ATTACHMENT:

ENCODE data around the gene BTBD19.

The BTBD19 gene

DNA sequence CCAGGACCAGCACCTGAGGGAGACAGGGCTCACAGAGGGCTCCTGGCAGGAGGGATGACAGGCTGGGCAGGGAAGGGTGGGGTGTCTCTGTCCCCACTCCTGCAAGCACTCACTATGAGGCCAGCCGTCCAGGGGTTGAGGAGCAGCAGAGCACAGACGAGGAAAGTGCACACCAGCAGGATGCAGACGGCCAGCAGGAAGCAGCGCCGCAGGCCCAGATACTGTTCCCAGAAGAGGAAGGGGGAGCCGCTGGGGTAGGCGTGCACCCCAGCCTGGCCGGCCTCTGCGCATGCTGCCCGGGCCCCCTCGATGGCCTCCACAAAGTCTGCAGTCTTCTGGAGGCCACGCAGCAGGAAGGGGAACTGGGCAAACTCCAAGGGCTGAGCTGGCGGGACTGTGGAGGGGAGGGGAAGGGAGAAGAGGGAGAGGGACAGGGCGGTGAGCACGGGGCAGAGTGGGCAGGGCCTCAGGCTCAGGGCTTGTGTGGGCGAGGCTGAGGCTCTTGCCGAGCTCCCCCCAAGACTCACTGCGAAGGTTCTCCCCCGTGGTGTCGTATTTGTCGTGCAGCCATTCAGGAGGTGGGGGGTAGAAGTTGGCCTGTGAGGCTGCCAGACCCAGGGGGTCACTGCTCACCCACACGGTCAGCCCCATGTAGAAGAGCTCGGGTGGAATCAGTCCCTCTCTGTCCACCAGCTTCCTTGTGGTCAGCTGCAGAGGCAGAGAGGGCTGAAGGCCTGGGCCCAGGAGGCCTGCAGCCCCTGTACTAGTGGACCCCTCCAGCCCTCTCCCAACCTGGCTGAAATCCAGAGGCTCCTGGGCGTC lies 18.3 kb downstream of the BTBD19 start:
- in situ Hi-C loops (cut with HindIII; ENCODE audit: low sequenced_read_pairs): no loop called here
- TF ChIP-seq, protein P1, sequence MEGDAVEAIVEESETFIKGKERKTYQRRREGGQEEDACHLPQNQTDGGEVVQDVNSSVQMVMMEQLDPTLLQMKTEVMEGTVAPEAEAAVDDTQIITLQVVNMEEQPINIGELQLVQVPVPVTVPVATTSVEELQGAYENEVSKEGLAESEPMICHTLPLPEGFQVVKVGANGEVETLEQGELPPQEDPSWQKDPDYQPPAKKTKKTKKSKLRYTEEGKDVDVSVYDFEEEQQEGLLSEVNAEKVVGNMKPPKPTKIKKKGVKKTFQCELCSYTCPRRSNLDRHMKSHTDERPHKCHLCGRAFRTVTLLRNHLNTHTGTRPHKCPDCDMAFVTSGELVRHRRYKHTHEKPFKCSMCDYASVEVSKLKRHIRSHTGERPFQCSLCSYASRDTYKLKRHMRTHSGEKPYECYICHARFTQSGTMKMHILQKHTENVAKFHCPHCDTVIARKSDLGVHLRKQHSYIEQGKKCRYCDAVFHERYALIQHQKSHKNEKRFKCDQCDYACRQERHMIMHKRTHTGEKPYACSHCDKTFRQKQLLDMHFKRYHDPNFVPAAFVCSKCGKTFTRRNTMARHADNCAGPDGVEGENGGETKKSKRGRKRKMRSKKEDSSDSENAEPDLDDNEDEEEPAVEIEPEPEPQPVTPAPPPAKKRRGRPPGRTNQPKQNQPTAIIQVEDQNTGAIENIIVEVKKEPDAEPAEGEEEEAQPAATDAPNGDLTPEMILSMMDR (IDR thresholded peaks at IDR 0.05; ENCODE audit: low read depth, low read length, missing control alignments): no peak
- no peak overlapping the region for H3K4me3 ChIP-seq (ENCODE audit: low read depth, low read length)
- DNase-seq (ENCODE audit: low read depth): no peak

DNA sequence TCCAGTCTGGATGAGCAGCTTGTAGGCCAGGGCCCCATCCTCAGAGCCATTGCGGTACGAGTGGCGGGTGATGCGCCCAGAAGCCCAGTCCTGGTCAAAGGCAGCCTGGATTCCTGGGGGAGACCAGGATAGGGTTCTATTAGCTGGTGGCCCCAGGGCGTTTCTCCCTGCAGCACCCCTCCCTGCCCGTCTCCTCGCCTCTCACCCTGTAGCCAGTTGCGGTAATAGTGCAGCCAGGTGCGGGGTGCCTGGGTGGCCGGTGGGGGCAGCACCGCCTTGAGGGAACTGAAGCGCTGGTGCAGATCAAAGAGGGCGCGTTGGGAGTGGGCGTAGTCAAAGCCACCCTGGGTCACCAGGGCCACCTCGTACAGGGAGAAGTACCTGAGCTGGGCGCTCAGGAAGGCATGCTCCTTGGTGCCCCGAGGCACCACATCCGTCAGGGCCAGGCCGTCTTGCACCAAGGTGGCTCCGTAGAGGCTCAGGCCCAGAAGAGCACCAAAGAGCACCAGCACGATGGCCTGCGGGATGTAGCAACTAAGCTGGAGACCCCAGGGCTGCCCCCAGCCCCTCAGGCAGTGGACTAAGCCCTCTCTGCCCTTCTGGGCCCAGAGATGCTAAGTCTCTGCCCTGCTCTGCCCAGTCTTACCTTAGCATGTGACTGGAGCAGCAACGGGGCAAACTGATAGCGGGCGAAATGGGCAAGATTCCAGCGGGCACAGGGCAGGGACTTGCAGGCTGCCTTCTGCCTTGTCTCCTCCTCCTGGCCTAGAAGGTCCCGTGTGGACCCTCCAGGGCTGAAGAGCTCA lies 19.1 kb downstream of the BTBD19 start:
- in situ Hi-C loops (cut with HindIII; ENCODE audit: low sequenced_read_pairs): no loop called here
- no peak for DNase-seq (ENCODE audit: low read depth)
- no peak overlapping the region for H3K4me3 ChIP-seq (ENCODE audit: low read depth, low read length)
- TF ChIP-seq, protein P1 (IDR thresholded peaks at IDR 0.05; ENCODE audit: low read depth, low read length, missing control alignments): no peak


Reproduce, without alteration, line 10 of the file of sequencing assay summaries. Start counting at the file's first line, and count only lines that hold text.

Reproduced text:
- no peak for DNase-seq (ENCODE audit: low read depth)